refers to a sentence that contains no aspect. Reducing the number of possible labels from 154 to 19 also reduces model parameters by 90%, which means the model is much less prone to overfitting. 3.2 Sentiment Model For sentiment analysis, a bag-of-words model is no longer sufficient because the interaction and location of words matter. For example, negative sentiment is often not expressed by negative words, but rather negations of positive words. A very suitable model for this task is the recursive neural tensor network (RNTN) [15], which has shown superior performance in sentiment analysis. However, our data does not have fine-grain annotation at each node of the parse tree. Thus, the inputs to RNTN are not satisfied. Instead, we adopt convolutional neural network (CNN) from [13], which only requires sentiment at the sentence level. The CNN model applies a filter (or convolution) to a window of h consecutive words. The filter outputs a value after each convolution. After iterating over the whole sentence, a feature map is generated. Then a max-over-time pooling is performed over the feature map and takes the maximum value. The default setup of [13] shows very good performance on our dataset. Due to the page limit, we do not go into the details. Interested readers may refer to [13]. In the sentiment model, we still use the Google News pre-trained word vectors as the input to this model. Due to the small size of the training set, we keep the word vectors static, i.e. errors are not propagated back into the word vectors. 3.3 Aspect-based Sentiment Model The sentiment model described in Section 3.2 is aspect-agnostic. It works fairly well with sentences of uni-sentiment. However, when judging sentences with multiple conflicting sentiments, the output is hard to predict. To solve this problem, we design the following method to connect sentiments with aspects. Another observation is the way CNN generates responses. The convolutional layers can be viewed as weighted sum of the word vectors with respect to the shared weight matrix. Then in the max pooling layer, the largest value is selected. Thus, the magnitude of word vectors has a strong influence on the behavior of the CNN. Besides, as described in [16], all word vectors from Google word2vec are normalized to one. If a word vector is scale up (or down) uniformly on all dimensions, its impact at the max-pooling layer will be enhanced (or reduced). The two observations above lead to our method to connect sentiments and aspects. The basic idea is to re-scale each word vector according to its relatedness to the given aspect before sending it into the CNN. Figure 2 presents the procedure using an example. Firstly, a sentence is sent into the Aspect model which outputs the top-n aspects with respect to the specified threshold. In the example, the top-2 aspects for sentence ”Screen looks awesome; but battery is bad” is screen and battery. For each of these top-n aspects, we filter out the probabilistic mass in that aspect. The constituency parse tree of the test sentence is generated by Stanford CoreNLP parser [17]. The tree distances between every two words are calculated using the parse tree. These distances are used in calculating the propagation of aspect-specific probabilistic mass with the following equations. pi j denotes the probability to propagate from word i to word j. p̂j denotes the aggregated probability for word j. pi j d2ij pi · exp 2h ! i 6 j (1) pi i 1 pi where pi is the probability of word i being the given aspect; dij is the tree distance between word i and word j; h is the height of the tree and functions as a normalizer to adjust for the differences between long and short sentences. The probability of p̂j X i 4 pi j (2)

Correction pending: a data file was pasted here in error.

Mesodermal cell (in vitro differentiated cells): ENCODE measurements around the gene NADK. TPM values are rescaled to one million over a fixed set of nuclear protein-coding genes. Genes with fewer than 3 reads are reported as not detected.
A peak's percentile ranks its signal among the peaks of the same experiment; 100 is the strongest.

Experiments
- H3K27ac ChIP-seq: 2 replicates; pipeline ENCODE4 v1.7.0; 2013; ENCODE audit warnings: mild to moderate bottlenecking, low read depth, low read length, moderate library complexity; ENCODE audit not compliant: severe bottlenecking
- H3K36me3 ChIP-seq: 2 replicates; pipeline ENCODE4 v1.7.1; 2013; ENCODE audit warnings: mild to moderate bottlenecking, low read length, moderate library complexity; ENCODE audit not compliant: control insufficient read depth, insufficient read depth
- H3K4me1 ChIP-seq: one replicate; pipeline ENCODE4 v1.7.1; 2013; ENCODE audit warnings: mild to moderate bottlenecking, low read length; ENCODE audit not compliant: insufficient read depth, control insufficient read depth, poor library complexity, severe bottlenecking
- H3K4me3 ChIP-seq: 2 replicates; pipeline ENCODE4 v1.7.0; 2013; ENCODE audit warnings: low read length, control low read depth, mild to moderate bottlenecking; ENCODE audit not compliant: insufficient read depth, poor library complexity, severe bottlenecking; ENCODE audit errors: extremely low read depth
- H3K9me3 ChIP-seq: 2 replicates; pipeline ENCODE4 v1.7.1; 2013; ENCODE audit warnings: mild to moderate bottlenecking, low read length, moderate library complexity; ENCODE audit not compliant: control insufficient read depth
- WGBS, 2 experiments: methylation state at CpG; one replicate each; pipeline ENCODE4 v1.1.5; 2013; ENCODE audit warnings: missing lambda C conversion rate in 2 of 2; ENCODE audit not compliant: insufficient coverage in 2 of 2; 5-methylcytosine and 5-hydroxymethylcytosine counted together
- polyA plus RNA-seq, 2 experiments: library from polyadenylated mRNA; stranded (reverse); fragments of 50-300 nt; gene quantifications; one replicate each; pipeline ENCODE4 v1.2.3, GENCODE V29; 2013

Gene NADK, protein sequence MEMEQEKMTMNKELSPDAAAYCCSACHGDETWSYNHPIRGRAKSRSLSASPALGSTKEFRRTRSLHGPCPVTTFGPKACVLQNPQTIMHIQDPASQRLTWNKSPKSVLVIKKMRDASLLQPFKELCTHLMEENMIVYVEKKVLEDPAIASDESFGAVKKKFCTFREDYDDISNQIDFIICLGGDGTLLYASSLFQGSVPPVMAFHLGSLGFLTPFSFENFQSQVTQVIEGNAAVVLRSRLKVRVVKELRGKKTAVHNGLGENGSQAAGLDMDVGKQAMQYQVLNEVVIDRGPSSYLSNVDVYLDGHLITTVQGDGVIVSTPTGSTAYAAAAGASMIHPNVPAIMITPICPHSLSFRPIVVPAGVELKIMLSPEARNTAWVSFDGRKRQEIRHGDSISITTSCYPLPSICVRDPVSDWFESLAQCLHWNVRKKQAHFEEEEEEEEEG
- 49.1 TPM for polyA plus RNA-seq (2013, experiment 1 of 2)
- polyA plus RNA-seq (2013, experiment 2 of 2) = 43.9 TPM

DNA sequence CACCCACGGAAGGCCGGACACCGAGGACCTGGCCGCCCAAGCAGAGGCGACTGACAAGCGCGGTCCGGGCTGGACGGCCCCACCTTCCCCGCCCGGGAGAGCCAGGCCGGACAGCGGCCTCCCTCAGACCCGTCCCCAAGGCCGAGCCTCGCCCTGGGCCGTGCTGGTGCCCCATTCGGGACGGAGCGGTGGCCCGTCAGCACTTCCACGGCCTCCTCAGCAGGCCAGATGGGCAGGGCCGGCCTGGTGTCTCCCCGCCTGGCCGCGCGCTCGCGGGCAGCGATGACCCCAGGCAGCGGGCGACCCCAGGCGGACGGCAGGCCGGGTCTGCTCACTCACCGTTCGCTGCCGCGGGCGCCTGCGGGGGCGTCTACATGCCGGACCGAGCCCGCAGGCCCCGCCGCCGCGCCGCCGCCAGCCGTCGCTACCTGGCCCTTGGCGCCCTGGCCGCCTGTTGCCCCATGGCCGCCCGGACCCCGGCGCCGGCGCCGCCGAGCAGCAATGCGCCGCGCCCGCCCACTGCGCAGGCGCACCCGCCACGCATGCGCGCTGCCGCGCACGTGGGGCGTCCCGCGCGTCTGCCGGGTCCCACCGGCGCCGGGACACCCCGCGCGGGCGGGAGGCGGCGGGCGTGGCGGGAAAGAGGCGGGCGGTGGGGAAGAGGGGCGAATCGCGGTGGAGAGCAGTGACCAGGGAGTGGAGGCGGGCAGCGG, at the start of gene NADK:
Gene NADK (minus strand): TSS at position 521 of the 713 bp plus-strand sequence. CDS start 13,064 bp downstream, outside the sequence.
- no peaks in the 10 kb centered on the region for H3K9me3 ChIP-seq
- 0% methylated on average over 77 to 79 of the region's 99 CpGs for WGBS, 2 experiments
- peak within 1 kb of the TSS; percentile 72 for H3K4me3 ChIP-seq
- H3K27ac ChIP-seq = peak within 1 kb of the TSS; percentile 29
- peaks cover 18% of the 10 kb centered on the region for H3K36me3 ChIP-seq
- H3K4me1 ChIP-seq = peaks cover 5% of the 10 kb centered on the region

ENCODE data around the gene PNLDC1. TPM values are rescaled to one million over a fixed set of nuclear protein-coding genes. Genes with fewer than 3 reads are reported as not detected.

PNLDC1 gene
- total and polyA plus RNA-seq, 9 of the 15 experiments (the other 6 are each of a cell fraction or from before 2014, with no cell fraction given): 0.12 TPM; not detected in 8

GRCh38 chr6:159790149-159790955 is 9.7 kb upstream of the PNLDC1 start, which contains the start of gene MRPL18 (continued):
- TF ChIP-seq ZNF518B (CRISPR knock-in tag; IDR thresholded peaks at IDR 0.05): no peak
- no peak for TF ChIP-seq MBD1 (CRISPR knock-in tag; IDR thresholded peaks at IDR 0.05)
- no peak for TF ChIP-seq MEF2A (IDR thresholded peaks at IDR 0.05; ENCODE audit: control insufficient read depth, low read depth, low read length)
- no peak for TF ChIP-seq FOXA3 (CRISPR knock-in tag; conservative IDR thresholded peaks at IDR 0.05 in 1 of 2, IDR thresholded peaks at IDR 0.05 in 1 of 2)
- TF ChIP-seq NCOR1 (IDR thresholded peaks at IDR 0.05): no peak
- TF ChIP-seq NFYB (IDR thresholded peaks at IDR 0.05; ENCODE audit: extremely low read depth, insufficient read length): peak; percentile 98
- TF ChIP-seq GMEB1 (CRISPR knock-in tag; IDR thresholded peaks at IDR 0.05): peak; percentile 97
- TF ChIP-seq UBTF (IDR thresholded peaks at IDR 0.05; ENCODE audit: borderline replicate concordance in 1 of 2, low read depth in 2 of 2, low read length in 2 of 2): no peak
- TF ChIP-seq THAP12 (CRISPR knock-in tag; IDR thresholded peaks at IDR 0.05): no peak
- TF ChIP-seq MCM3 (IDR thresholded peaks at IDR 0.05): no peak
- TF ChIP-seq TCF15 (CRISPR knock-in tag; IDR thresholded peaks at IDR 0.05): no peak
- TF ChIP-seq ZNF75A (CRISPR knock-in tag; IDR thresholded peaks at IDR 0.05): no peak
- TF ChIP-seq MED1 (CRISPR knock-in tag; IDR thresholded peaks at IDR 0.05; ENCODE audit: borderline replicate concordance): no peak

p̂j is calculated for every word in a sentence and then re-normalized with a mean at 1. In the experiment, the typical range for p̂j is tuned to between 0.7 to 1.3. When p̂j for all words in a sentence is calculated, the word vector for each word is re-scaled and then used in the Sentiment model. Vj : p̂j Vj (3) Predict the aspect distribution of each word with the Aspect model Screen Battery None Screen looks awesome ; but battery is bad Screen Battery Filter the probabilistic mass w.r.t. given aspect Screen looks awesome ; but battery is Screen looks awesome ; bad but battery is bad Propagate aspect-specific probabilistic mass based on parse tree ROOT ROOT S S : S VP NP ; NN VBZ ADJP Screen looks JJ S : S CC NP VP but NN VBZ ADJP NN VBZ ADJP battery is JJ Screen looks JJ awesome VP NP bad ; awesome S CC NP VP but NN VBZ ADJP battery is JJ bad Weight distribution after summation and renormalization Figure 2: Aspect-based Sentiment Model 4 4.1 Experiments Task 1 Slot 1: Aspect and Entity In Slot 1, we randomly split the training data into a training set and a validation set to select optimal parameters. First we select the number of epochs to be the one that yields lowest validation loss, and then we select the threshold that gives best F1-measure on the validation set. We use stochastic gradient descent to train the aspect model. The model is trained with a learning rate of 0.01 for 9000 epochs when the validation loss starts to stablize, then it is trained at learning 5